Drug-induced diseases are commonly encountered and described as adverse drug reactions i.e. an undesirable effect of drug
treatment. There are two types of adverse drug reactions: Types A and B. A type A drug reaction is a predictable dose and/or
time dependent exaggerated response related to the primary (desired) or secondary (unwanted) pharmacological activity of the
drug administered. Lack of response caused by underdosing is also considered a type A drug reaction. A type B drug reaction
is an unpredictable dose and/or time-independent unrelated response referred to as a cytotoxic adverse reaction as it generally
causes damage to target cells. The parent drug and/or the production of potentially reactive metabolite(s) may be responsible
for the cytotoxicity. Contrarily to Type A drug reactions, Type B reactions are largely unavoidable and include some drug
allergies and all idiosyncrasies.
Organs most susceptible to Type A reactions are the highly perfused liver and kidneys as they are subjected to the highest
concentration of and exposure to systemic drugs. Organs most susceptible to Type B reactions causing drug-induced allergies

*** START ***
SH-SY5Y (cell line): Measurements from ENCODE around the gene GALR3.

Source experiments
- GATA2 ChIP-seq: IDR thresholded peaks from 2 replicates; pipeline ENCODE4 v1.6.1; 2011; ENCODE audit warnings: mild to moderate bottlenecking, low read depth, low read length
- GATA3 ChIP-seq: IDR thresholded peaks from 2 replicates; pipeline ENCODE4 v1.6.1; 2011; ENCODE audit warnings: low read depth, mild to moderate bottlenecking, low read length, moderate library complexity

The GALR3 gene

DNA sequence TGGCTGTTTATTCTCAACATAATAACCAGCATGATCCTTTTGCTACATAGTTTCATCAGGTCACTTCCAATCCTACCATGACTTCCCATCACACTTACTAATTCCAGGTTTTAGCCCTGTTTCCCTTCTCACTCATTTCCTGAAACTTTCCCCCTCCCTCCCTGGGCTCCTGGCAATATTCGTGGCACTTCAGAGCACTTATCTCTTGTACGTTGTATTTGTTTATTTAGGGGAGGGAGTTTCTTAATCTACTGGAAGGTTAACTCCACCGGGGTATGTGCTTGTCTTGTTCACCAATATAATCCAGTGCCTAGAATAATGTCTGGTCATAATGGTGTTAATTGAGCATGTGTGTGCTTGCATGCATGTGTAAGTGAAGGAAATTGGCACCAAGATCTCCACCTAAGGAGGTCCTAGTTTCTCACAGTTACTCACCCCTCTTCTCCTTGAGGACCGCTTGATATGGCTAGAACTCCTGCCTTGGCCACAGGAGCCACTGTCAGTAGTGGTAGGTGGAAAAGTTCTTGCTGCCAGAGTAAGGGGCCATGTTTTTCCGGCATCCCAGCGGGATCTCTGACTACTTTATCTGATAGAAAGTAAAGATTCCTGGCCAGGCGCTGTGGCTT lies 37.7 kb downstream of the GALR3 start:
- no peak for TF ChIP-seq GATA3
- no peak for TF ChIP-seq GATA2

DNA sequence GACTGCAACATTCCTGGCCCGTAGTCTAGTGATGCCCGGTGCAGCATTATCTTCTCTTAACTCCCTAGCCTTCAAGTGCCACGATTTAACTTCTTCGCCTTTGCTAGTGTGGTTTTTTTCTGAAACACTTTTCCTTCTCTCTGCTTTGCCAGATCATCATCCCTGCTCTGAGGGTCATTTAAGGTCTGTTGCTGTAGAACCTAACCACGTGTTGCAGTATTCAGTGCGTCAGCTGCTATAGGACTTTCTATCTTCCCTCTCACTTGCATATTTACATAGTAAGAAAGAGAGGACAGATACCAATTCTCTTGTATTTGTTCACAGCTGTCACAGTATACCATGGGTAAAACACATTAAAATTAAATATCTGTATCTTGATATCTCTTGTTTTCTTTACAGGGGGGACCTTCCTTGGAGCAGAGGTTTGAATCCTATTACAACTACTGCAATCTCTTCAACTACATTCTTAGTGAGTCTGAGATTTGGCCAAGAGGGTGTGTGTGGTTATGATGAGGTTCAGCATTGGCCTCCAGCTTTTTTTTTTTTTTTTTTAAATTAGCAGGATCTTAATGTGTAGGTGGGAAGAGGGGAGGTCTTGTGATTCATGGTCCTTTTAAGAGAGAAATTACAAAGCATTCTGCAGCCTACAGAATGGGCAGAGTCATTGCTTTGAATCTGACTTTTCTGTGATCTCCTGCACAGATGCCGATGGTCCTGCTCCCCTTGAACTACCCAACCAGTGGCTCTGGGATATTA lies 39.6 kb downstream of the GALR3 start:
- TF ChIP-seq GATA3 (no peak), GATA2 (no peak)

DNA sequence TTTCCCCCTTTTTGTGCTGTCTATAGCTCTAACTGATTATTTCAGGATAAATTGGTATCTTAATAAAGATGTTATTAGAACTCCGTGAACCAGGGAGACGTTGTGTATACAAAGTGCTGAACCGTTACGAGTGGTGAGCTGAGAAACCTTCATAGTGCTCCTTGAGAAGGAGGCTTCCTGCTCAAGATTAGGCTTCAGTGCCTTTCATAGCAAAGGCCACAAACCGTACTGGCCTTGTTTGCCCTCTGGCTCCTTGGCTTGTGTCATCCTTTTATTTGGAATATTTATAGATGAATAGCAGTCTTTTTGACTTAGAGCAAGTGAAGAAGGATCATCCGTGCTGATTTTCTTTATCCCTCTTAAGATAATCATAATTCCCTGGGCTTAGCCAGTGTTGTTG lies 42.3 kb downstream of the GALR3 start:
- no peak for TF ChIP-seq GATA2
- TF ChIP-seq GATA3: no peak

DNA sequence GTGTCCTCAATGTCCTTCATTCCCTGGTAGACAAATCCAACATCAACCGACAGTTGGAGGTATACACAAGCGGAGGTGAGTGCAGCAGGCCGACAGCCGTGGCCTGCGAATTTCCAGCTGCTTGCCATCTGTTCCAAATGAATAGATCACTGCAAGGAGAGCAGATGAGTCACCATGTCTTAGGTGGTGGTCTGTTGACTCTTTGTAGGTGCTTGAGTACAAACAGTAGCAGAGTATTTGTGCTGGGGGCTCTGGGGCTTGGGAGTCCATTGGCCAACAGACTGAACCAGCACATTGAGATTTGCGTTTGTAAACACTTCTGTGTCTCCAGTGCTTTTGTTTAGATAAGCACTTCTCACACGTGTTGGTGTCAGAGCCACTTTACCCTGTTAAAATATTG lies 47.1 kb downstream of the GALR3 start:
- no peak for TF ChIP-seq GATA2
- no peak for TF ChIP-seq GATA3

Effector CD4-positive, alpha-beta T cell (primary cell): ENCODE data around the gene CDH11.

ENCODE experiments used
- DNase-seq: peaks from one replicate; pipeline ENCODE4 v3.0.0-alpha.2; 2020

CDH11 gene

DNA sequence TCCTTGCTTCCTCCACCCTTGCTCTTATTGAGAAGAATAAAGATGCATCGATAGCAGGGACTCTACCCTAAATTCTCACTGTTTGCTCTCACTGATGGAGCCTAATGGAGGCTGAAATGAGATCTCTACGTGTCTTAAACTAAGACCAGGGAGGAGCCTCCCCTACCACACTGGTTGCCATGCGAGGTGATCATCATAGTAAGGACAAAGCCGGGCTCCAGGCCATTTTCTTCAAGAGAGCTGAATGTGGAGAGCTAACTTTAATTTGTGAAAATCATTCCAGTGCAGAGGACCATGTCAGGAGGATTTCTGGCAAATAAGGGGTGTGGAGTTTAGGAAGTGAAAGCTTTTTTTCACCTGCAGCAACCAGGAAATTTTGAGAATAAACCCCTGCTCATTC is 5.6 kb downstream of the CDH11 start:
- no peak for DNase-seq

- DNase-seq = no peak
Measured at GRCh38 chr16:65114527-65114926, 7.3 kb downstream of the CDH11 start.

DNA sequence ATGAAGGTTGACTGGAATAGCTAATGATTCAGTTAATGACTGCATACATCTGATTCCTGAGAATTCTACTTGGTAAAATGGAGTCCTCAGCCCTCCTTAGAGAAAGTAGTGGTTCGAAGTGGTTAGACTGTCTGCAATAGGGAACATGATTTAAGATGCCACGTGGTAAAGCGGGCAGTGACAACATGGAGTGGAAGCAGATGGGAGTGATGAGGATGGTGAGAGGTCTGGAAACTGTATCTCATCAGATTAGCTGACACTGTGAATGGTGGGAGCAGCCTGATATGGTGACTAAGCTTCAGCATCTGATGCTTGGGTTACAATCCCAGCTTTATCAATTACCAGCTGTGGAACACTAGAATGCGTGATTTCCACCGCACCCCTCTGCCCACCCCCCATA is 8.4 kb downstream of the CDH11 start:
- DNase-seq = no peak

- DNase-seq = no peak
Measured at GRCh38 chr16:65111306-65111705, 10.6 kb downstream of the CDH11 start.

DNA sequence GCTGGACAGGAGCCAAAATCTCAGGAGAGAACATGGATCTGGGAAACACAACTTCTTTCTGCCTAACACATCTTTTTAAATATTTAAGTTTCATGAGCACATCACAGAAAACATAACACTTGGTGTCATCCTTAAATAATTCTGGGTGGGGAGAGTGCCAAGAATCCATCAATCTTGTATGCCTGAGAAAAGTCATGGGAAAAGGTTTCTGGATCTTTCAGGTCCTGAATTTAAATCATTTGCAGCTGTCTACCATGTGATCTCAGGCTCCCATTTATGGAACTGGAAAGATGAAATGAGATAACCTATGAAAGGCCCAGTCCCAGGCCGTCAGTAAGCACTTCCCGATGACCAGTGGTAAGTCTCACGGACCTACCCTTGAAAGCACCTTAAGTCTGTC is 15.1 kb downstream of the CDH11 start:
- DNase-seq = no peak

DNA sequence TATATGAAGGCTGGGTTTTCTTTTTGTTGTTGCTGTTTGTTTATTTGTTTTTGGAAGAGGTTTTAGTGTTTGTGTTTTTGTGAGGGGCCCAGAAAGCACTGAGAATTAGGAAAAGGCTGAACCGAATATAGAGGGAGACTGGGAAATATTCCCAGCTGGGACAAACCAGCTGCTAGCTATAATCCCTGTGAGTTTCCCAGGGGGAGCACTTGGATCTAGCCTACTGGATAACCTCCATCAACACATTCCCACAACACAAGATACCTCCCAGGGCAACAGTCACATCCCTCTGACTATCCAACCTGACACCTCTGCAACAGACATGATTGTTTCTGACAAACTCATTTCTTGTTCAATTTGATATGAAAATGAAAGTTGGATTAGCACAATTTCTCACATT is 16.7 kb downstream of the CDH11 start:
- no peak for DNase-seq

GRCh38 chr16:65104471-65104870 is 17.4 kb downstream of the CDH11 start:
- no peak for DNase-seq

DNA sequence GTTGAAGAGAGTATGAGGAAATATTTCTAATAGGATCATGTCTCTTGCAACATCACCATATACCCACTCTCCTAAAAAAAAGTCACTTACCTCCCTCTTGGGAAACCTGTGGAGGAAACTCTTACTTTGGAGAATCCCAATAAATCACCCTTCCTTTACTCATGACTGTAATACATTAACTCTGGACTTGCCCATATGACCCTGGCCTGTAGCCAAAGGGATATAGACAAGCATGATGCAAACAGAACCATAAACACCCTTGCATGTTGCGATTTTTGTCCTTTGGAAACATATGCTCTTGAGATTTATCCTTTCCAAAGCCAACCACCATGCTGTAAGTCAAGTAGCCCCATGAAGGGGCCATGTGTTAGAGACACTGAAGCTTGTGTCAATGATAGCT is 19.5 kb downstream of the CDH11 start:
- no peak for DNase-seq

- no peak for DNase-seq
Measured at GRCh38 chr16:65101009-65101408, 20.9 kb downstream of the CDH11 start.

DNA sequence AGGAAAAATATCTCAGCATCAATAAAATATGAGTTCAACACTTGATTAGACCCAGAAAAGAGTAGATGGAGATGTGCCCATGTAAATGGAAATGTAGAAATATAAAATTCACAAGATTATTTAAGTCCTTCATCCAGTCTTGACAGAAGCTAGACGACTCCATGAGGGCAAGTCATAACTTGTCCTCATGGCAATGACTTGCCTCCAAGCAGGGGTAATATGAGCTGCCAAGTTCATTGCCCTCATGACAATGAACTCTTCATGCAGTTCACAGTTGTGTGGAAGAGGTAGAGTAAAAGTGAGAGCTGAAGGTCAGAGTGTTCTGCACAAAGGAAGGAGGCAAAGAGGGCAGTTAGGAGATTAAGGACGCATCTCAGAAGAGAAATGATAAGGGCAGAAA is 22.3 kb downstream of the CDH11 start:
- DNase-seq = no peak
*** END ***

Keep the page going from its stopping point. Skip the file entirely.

are organs that contain tissues acting as haptens such as skin and blood-forming units, and tissues that filter and trap immune
complexes such as the glomerulus and joints.
The clinical manifestation of an adverse drug reaction will depend on the type of drug reaction (A or B) and the organ(s)
involved. Allergic drug reactions, hepatotoxicity, nephrotoxicity, gastrointestinal irritation/toxicity, neurotoxicity, ototoxicity,
dermatological manifestations, endocrine system reactions, haematological dyscrasias and pulmonary toxicity have all been
identified for different drugs administered to companion animals. Fortunately, not all adverse drug reactions are clinically
relevant; however, reporting suspected reactions is important in assuring safe and efficacious drug use in animals.
1. Provide the practitioner with an overview of the different types of adverse drug reactions.
2. Provide the practitioner with a general understanding of the different organ-specific drug-induced diseases in the dog
and the cat.
3. Provide the practitioner with some specific examples of drug-induced diseases in the dog and cat.
4. Provide the practitioner with some insight as to how to avoid or handle the different drug-induced diseases.
5. Emphasize the importance of adverse drug reaction reporting to the pharmaceutical company and the Food and Drug Administration/Center
for Veterinary Medicine (FDA/CVM)